Will they follow the Australian airport operators line an charge an outrageous fee to move people from terminals.maybe us$20 to go 100 yds from terminal 4 to 5 at lax.give me a break.

05 May 2016

Total posts 587

Will this be airside or will you have to go through security after changing terminals using this?

24 Oct 2010

Total posts 2425

It's in the public or 'landside' zone – if you look at the photos you'll get the idea.

sgb
sgb

Emirates Airlines - Skywards

30 Nov 2015

Total posts 745

Being 'landside' can you imagine the types hanging out in this contraption, let alone the sorts you come across inside the terminal itself. They might have to make it payable to ride.

Delta Air Lines - SkyMiles

16 Oct 2017

Total posts 98

Or put in a guard with an AR-15.

QFF

19 Sep 2013

Total posts 164

If it connects to their Metro, wondering why the Metro wasn't extended into the airport, like JFK.

Virgin Australia - Velocity Rewards

17 Mar 2016

Total posts 42

The New York subway or Long Island RR do not go to JFK (or Newark), they are connected by an Airtrain shuttle service at both airports, which is almost exactly like this proposal and you get charged extra for using it. Even La Guardia is getting there own version soon.

12 Dec 2012

Total posts 995

The JFK airtrain is free within the airport, but to enter/exit the airtrain at Jamaica station or Howard Beach, to connect to LLRR and NY Subway, is $5 (+subway/LLRR fare).

JKH
JKH

Qantas - Qantas Frequent Flyer

23 Sep 2017

Total posts 147

You’ll pay your fare, two or three taxes, tips and a resort fee.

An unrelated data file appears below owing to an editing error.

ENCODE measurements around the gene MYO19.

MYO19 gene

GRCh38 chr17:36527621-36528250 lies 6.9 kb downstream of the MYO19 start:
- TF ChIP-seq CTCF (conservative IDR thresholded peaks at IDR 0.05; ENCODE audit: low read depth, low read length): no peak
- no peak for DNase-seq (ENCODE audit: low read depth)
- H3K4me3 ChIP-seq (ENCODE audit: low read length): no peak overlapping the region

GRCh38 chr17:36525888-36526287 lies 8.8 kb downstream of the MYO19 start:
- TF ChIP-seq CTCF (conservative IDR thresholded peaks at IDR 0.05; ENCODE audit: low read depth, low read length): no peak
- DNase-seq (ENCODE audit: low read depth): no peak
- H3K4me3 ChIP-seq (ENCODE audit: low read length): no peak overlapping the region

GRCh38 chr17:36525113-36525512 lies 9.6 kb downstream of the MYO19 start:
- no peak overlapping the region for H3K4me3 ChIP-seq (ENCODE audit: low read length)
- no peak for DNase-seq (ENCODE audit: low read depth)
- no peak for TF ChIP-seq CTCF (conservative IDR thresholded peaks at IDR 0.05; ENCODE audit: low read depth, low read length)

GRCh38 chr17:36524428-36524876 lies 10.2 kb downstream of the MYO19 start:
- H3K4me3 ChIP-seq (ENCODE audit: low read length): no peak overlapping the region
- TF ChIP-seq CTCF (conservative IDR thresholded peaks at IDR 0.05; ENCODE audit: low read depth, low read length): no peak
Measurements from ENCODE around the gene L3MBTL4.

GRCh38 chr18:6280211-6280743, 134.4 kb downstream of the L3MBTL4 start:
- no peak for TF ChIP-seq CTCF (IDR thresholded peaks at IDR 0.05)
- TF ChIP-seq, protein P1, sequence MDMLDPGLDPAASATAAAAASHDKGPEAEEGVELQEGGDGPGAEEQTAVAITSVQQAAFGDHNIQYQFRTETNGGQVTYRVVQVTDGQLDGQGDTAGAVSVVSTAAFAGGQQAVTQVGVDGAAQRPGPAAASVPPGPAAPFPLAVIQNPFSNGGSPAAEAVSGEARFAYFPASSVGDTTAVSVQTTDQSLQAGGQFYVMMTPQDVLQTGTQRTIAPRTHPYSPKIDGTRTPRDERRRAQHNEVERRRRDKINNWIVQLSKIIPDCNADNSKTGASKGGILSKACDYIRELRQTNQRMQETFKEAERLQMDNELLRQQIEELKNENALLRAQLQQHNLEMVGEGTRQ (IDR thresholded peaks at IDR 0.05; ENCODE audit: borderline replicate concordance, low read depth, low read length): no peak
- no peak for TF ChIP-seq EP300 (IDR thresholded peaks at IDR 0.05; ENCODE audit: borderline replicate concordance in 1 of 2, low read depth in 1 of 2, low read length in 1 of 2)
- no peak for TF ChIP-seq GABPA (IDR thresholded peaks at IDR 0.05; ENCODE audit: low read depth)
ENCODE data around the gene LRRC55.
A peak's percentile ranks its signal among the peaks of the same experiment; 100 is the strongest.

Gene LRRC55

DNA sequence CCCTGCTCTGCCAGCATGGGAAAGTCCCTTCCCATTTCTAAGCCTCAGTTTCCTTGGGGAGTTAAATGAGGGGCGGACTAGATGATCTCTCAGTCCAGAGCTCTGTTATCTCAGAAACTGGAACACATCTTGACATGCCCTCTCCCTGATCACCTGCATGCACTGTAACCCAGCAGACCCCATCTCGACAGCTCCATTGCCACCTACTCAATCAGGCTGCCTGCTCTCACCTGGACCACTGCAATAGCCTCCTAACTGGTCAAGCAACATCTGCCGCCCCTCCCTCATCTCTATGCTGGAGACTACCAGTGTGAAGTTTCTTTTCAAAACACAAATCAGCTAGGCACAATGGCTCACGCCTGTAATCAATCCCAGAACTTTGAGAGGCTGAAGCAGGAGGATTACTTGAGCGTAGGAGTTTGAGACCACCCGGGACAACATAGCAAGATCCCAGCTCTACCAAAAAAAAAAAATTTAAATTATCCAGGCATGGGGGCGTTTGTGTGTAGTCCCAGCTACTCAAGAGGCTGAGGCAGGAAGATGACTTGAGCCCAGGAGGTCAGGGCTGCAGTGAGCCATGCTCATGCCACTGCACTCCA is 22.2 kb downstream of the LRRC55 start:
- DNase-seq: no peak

QF

04 Apr 2014

Total posts 175

LA County is making a huge investment in public transport. Check out https://theplan.metro.net/. This LAX shuttle is only one small part of the overall program.


In many ways this is rebuilding the once very extensive Pacific Electric "Red Cars" network that once stretched across LA and Orange Counties, dismantled after WWII as the freeway network was built. It's a very interesting read if you have the time (maybe while waiting for your late Brisbane flight to depart :)).

QF

04 Apr 2014

Total posts 175

It’s one small part of the LA County’s massive investment in public transit. Perhaps they regret now breaking up the old Red Car network after world war 2.

For me the biggest issue at LAX (apart from the horrendous immigration /customs) was getting from say T8 to T3 in a hurry to connect. Spending 5 billion seems to be not addressing that issue. Having a circular loop track would solve the problem rather than running down the middle and still having to walk a long distance from the station to the terminal. Always was quicker to walk/run than catch the revolving bus that never comes.

Better to fly QF SYD to Dallas and cut out LAX all together!

Qantas - Qantas Frequent Flyer

28 Aug 2014

Total posts 215

Totally agree with Davedownunder, it's a shame they didn't seize the opportunity to incorporate an inter-terminal shuttle service that follows World Way. That would have been a more robust utilisation of the $5b price tag.

Americans aren't exactly known for demonstrating long-term infrastructure vision, or seeking maximum utility from publicly-funded projects. Oh well. It's not like LAX could get any worse...